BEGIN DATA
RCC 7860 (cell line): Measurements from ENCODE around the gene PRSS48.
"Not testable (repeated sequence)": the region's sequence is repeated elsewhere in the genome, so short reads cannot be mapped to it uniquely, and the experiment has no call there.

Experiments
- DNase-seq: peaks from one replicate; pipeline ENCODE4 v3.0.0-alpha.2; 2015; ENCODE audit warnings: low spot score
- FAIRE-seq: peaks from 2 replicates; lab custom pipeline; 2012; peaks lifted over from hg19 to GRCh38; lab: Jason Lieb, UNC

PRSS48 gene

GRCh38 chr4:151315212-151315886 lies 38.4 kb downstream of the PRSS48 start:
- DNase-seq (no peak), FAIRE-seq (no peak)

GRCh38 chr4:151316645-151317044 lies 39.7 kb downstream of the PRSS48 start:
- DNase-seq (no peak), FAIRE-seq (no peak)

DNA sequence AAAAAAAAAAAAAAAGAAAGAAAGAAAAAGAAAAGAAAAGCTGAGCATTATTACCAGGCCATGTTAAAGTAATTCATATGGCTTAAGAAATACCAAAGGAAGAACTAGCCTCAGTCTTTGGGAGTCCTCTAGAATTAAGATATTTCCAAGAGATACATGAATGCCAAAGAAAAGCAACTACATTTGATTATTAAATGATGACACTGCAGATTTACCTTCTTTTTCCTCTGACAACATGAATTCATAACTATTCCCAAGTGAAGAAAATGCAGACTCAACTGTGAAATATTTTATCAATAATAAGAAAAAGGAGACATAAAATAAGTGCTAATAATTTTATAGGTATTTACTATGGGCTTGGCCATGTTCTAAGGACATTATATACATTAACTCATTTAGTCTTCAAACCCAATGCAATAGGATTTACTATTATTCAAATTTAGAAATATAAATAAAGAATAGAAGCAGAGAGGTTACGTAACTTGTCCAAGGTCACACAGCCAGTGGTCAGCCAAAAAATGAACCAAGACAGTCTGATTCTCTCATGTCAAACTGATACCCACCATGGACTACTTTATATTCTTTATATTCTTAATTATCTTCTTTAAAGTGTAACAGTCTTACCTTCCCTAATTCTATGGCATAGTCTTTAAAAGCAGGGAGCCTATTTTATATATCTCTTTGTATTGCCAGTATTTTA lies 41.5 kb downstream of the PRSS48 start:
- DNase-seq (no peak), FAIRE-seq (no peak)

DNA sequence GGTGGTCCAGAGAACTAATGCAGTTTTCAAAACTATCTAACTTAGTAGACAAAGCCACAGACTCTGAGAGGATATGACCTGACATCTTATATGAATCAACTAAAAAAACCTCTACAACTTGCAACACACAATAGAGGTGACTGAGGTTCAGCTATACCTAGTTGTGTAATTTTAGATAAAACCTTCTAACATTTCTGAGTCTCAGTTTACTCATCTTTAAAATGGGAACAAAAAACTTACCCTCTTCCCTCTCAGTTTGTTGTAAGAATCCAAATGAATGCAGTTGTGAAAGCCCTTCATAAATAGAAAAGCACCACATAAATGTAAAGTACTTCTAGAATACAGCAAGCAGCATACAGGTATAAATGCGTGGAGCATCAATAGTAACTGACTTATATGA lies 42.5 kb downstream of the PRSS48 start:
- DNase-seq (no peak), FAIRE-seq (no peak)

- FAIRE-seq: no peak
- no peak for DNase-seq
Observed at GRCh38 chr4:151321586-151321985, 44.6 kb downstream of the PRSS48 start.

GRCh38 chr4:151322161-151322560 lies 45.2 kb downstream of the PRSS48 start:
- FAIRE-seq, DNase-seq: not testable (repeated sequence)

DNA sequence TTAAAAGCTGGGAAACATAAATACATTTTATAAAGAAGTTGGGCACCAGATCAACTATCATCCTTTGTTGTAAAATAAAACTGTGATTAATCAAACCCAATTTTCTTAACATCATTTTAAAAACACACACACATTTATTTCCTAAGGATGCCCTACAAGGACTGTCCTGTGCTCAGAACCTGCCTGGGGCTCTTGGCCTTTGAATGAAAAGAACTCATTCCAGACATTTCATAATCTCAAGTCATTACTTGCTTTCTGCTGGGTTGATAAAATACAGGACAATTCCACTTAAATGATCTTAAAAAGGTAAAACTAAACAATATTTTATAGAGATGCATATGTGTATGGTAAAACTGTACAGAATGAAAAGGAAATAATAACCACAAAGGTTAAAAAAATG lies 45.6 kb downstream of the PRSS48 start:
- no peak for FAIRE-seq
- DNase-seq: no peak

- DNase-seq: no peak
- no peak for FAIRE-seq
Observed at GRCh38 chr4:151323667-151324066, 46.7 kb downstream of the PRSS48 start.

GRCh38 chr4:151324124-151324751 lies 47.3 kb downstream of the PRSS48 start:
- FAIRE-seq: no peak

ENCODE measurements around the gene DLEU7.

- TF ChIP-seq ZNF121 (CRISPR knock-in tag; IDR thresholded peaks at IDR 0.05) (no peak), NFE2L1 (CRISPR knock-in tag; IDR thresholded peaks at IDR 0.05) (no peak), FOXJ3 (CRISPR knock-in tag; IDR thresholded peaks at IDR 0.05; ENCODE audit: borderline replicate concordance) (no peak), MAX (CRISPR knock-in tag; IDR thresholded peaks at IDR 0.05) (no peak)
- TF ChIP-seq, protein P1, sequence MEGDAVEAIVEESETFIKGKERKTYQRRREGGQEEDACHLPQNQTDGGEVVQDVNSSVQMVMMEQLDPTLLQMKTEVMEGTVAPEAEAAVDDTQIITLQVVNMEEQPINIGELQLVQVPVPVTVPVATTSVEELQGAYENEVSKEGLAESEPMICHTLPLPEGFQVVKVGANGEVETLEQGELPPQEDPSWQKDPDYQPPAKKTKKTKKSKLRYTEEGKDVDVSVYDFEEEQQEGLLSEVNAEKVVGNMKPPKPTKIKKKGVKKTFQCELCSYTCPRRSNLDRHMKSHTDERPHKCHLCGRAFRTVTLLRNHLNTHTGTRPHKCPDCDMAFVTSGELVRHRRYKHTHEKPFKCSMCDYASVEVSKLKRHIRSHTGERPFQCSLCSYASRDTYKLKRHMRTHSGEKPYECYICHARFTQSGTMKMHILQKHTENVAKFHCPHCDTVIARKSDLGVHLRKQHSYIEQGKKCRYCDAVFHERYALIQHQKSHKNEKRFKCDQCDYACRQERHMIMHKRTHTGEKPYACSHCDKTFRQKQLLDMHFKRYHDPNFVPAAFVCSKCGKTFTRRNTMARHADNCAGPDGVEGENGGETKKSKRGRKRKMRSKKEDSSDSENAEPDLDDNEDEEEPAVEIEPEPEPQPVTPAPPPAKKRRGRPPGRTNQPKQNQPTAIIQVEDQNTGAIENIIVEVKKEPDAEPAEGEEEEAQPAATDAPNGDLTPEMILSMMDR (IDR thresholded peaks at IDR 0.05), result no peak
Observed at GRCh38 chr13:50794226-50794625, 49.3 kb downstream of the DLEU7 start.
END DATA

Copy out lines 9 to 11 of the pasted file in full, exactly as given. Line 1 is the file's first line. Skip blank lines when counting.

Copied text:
GRCh38 chr4:151316645-151317044 lies 39.7 kb downstream of the PRSS48 start:
- DNase-seq (no peak), FAIRE-seq (no peak)

DNA sequence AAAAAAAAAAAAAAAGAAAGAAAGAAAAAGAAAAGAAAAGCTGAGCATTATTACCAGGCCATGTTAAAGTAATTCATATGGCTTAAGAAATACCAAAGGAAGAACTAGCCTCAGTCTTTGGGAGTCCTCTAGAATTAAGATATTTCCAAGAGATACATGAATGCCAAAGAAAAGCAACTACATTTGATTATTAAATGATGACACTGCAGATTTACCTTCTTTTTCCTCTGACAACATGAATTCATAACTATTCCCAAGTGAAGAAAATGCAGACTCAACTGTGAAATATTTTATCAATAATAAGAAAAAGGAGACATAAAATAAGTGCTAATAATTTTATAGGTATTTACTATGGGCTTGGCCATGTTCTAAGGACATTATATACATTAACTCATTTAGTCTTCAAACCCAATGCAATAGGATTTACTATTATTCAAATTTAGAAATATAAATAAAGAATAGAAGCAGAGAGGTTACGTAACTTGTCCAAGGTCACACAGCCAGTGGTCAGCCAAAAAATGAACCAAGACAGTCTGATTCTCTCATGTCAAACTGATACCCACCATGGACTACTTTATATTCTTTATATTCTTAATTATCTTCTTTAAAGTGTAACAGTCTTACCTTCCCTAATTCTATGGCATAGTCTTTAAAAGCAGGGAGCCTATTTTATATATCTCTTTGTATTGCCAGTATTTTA lies 41.5 kb downstream of the PRSS48 start: